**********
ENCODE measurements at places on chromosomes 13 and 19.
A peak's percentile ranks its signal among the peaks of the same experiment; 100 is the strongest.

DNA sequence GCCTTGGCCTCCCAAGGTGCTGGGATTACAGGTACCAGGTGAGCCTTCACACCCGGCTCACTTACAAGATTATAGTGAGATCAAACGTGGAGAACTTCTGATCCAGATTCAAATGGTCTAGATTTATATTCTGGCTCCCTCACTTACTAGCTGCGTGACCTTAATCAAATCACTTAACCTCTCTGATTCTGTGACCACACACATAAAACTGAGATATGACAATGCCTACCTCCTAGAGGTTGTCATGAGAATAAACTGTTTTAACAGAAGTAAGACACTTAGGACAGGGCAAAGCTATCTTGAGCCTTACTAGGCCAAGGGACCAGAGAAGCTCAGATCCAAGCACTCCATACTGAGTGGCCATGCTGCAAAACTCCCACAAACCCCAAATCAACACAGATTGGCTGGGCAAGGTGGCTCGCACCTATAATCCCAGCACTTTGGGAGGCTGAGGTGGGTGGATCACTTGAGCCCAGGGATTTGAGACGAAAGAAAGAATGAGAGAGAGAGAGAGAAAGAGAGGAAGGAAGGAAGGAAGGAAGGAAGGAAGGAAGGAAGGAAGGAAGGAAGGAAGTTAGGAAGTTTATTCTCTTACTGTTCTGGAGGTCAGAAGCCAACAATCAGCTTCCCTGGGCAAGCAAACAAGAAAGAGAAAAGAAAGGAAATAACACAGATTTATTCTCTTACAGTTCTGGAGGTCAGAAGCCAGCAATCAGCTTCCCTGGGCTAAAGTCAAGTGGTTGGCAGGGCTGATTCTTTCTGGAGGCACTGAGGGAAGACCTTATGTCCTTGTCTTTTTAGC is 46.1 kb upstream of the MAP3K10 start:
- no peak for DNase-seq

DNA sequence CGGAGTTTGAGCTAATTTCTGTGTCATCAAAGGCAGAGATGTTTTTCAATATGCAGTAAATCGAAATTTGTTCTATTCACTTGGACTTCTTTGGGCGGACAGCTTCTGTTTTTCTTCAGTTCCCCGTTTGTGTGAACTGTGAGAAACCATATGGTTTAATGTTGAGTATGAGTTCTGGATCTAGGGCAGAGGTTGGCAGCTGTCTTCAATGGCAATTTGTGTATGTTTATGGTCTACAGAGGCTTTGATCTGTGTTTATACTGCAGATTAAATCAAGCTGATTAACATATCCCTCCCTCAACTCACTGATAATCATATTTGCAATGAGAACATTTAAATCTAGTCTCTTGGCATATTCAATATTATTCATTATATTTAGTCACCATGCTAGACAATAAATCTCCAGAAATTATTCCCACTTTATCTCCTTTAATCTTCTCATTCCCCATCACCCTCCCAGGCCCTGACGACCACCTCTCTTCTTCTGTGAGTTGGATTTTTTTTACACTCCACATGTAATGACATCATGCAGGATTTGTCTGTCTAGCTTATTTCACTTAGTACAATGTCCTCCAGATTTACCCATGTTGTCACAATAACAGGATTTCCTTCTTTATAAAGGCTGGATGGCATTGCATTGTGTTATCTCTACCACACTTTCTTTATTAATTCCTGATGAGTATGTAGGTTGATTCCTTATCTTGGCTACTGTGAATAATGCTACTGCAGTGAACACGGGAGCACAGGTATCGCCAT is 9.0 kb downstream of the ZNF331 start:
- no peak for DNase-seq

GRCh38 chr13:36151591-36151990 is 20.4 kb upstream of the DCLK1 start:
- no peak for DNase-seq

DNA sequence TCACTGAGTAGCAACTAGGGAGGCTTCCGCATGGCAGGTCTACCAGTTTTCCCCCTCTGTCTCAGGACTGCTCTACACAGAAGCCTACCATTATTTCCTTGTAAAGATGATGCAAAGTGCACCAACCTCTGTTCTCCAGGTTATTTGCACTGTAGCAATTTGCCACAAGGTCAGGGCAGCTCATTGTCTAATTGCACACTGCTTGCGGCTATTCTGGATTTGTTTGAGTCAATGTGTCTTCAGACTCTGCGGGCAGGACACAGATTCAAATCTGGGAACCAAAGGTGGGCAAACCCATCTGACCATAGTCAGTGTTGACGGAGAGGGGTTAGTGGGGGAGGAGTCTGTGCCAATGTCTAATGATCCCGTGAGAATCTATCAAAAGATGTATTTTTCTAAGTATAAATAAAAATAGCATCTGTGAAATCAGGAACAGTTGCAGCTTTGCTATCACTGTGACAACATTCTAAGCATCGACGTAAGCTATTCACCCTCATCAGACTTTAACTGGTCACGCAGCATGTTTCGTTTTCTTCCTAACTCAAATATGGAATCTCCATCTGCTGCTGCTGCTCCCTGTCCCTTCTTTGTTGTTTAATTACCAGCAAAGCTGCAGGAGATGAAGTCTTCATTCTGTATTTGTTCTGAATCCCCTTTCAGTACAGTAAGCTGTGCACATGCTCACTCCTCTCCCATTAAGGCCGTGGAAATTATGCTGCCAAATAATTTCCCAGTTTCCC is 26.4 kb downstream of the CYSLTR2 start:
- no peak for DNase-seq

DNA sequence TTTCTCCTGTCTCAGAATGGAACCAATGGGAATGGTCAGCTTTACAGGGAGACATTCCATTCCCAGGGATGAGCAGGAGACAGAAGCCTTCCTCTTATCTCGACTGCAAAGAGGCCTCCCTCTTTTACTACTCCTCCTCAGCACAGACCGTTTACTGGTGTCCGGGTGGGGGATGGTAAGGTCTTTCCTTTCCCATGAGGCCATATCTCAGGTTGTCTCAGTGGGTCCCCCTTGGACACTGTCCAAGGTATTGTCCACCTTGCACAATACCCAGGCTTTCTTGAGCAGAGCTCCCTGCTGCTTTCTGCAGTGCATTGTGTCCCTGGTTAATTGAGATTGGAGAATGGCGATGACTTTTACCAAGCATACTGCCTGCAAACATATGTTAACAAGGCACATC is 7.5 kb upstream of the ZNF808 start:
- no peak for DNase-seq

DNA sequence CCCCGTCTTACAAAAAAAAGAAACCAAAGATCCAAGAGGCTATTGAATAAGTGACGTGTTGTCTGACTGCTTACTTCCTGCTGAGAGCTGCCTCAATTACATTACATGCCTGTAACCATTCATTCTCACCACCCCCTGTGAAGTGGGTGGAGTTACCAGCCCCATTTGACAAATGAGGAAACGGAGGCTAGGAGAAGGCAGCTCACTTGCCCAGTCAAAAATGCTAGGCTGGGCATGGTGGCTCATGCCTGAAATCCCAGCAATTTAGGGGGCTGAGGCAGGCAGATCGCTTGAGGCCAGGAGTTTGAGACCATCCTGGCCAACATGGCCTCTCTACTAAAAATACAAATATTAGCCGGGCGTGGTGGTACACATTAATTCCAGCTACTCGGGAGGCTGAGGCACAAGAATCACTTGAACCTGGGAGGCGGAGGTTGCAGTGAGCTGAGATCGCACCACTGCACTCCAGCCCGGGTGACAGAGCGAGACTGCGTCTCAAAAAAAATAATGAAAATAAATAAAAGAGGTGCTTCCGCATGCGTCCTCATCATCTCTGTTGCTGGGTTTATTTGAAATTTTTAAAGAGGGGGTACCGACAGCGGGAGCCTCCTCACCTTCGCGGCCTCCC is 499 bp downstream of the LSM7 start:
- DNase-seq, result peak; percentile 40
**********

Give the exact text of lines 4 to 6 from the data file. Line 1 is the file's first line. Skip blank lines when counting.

- no peak for DNase-seq

DNA sequence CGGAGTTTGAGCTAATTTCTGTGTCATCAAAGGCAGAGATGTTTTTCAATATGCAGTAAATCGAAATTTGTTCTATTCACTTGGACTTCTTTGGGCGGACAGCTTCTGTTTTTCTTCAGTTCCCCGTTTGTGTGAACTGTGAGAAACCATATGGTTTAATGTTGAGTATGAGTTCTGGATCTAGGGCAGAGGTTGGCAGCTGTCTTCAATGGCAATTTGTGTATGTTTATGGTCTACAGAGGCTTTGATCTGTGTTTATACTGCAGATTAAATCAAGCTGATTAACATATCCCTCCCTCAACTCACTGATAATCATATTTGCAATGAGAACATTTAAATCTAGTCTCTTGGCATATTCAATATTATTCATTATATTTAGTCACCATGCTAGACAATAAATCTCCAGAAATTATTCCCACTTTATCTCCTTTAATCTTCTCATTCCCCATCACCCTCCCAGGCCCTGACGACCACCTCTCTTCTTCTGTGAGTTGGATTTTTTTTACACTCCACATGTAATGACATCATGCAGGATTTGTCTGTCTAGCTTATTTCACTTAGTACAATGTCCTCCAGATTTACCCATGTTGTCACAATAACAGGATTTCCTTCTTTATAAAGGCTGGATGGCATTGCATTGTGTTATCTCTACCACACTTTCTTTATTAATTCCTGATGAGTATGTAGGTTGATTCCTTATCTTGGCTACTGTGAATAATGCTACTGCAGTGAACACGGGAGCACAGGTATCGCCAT is 9.0 kb downstream of the ZNF331 start:
- no peak for DNase-seq